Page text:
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Putin chose war. We remain united with Ukraine

By US Ambassador to Kuwait Alina L Romanowski

This is a dangerous moment for the world. By launching his unlawful, unprovoked, and brutal war in Ukraine, Vladimir Putin has committed an assault on the principles that uphold global peace and security. This isn’t the first time, of course, that Putin decided his country could invade another with impunity. Moscow’s further invasion of Ukraine is part of a pattern of the Kremlin’s destructive behavior: Russia invaded Georgia in 2008, occupied Crimea and parts of eastern Ukraine in 2014, and has stationed troops in Moldova without host government consent for decades.

Putin’s war in Ukraine evokes painful memories among Kuwaitis who lived through Saddam’s brutal invasion of their country in 1990, as well as among the Americans who served during the liberation. Like Saddam, the Russian President denied the history and independence of his neighbor to justify an unprovoked military incursion with the goal of subverting that neighboring state’s sovereignty to his own complete control. Just as the United States stood with Kuwait then, we stand behind Ukraine and its people today, to uphold Ukraine’s sovereignty and territorial integrity in the face of the Kremlin’s flagrant violation of international law.

In Ukraine, Putin has embarked on a campaign of terror as he did in Syria, with airstrikes indiscriminately destroying hospitals and critical civilian infrastructure. On March 10 in Ukraine, Russian forces bombed a maternity and children’s hospital, killing three civilians including a child. As in Syria, Russian forces escalated attacks to include humanitarian convoys and civilians, while also relying on disinformation campaigns to cover their tracks. The world is watching this conflict closely, and when Russian forces commit atrocities, we will pursue all international mechanisms to bring all those responsible to account.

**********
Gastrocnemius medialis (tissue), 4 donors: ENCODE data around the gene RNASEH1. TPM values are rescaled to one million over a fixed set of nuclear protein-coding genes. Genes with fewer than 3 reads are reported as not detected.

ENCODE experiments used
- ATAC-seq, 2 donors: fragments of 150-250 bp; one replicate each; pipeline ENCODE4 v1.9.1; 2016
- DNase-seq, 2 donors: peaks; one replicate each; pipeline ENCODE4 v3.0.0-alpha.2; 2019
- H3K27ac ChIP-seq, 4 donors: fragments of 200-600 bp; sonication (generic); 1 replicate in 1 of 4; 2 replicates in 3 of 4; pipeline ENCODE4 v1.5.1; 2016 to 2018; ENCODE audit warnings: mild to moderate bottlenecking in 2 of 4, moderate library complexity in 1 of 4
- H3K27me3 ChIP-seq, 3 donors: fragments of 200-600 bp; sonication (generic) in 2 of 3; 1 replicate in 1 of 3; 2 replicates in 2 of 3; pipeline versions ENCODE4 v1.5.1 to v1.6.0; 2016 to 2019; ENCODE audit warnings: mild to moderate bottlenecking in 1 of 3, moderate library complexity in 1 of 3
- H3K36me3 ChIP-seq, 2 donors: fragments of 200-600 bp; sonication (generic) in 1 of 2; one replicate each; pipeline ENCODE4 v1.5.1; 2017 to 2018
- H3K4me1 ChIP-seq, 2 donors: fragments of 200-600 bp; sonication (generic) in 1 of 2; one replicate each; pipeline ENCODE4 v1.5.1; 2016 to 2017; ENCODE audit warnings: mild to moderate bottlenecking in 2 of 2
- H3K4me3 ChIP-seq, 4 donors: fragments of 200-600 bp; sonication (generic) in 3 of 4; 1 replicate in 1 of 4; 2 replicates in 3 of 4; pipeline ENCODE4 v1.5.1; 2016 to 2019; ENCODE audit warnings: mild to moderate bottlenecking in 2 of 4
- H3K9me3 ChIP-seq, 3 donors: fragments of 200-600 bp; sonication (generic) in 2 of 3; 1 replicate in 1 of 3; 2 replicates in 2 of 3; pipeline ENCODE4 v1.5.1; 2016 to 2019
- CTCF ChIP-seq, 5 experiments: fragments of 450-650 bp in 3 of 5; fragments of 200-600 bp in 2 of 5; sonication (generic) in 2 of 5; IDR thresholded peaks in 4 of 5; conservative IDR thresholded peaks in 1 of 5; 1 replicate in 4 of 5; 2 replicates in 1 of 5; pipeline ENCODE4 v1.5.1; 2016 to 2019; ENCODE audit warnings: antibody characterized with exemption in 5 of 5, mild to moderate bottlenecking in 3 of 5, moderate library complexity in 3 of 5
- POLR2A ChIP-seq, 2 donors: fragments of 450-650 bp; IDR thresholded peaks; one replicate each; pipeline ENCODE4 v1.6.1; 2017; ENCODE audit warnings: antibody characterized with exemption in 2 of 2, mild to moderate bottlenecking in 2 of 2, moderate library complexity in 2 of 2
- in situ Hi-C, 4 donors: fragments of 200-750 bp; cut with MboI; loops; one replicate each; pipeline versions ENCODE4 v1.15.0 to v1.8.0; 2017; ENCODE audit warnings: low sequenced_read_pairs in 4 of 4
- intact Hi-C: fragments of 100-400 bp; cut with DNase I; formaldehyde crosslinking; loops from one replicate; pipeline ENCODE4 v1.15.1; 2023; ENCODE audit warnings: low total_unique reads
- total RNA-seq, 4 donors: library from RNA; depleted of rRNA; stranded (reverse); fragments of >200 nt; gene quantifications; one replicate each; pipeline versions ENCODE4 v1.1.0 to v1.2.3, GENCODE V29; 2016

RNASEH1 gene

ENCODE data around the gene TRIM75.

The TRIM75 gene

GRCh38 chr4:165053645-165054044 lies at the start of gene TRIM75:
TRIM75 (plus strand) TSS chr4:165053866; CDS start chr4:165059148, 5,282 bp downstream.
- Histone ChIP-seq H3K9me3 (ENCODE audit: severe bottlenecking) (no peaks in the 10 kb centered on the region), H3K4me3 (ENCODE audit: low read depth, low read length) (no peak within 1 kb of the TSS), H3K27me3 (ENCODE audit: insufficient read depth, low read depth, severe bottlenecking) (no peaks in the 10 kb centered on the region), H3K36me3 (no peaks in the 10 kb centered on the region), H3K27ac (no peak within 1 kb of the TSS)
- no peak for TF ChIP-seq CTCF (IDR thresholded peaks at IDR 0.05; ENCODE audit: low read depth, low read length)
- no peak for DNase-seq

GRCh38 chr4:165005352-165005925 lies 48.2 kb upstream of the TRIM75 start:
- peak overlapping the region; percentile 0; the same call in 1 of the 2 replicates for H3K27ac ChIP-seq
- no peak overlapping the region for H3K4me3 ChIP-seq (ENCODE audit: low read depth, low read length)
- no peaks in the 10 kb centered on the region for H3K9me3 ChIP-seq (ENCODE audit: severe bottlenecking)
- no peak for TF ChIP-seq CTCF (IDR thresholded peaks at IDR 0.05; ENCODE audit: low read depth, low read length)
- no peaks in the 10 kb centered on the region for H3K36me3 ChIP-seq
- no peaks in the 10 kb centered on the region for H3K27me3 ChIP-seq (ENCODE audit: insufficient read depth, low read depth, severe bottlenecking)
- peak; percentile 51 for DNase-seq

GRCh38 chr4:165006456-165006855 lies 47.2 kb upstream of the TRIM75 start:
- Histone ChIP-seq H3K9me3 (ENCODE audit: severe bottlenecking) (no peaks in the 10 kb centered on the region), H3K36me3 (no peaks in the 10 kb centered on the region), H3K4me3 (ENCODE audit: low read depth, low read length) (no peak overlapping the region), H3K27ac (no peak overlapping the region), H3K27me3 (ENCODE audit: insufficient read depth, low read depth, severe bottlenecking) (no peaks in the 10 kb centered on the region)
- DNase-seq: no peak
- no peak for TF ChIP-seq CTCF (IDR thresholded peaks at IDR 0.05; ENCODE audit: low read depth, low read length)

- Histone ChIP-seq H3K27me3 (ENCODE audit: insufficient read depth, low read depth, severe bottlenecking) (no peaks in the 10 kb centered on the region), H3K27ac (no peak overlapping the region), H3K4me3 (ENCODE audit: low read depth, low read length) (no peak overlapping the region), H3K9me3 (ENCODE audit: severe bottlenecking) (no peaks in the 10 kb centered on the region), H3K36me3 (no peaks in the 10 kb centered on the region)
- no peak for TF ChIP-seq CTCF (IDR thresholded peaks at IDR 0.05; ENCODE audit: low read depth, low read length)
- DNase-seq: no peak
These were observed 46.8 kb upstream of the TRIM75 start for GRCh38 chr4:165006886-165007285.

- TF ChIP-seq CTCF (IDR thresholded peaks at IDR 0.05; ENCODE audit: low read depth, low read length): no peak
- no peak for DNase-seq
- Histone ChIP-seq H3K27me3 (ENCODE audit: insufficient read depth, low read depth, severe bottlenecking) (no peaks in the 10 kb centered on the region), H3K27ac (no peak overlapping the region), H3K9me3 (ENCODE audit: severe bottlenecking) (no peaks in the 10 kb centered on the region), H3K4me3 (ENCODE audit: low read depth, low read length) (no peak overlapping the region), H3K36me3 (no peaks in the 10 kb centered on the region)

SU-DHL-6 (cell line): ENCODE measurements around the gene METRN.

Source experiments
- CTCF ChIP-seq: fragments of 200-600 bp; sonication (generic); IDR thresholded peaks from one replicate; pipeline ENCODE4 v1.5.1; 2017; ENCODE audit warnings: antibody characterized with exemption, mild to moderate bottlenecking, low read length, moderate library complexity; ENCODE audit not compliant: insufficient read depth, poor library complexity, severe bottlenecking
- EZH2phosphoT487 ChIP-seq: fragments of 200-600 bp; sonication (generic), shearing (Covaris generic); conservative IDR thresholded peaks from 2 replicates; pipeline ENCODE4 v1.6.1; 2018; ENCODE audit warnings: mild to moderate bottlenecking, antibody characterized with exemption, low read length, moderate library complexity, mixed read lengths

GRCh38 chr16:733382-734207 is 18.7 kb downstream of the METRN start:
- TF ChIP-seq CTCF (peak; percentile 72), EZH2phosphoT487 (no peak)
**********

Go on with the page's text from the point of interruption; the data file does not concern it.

The UN High Commission for Refugees reports that more than six million Ukrainians have been internally displaced or forced to flee Ukraine. As leaders in the humanitarian field, Kuwaitis know well the long-term toll exacted by long-term displacements of millions of civilians as in Syria and Yemen. Just as nations were poised to recuperate from the economic devastation of COVID-19, Putin’s war of choice is driving up inflation and roiling global markets. Dozens of major US and global companies have shuttered their offices in Russia, in revulsion at Putin’s invasion.

Putin’s aggression will cost Russia profoundly – economically, socially, and strategically. Countless Russians, including prominent activists, journalists, artists, athletes, and average citizens have been targeted by the Kremlin for their anti-war sentiments, including nearly 15,000 arrested in peaceful demonstrations. President Biden’s sweeping financial sanctions, coupled with an American ban on Russian energy imports, are the severest measures of their kind against a major economic power. And they’re working: one Russian ruble is now worth less than one American penny or two Kuwaiti fils.

The next few days, weeks, and months will be incredibly difficult for the people of Ukraine; together with our Allies and partners across the globe, the United States will continue to support them as they defend their country. We are grateful to Kuwait, one of our closest allies in the region, for co-sponsoring a UN Security Council resolution denouncing Russia’s invasion of Ukraine, the first Arab country on a list of more than 80 nations to do so. And more recently, as an act of Kuwaiti generosity, His Highness the Amir Sheikh Nawaf Al-Ahmad Al-Jaber Al-Sabah issued a directive announcing $2 million in aid to Ukrainian refugees.

When the history of this era is written, it will show that Putin’s choice to launch an unprovoked, unjust, and premeditated attack left peace-loving nations around the world more unified and Russia exponentially weaker and more isolated. Liberty, self-determination, and human dignity are forces far more powerful than fear and oppression, as countless citizens inside Russia are attesting through their acts of defiance and protest against the Kremlin’s war. In the contest between liberty and autocracy, between sovereignty and subjugation, make no mistake: Freedom will prevail.

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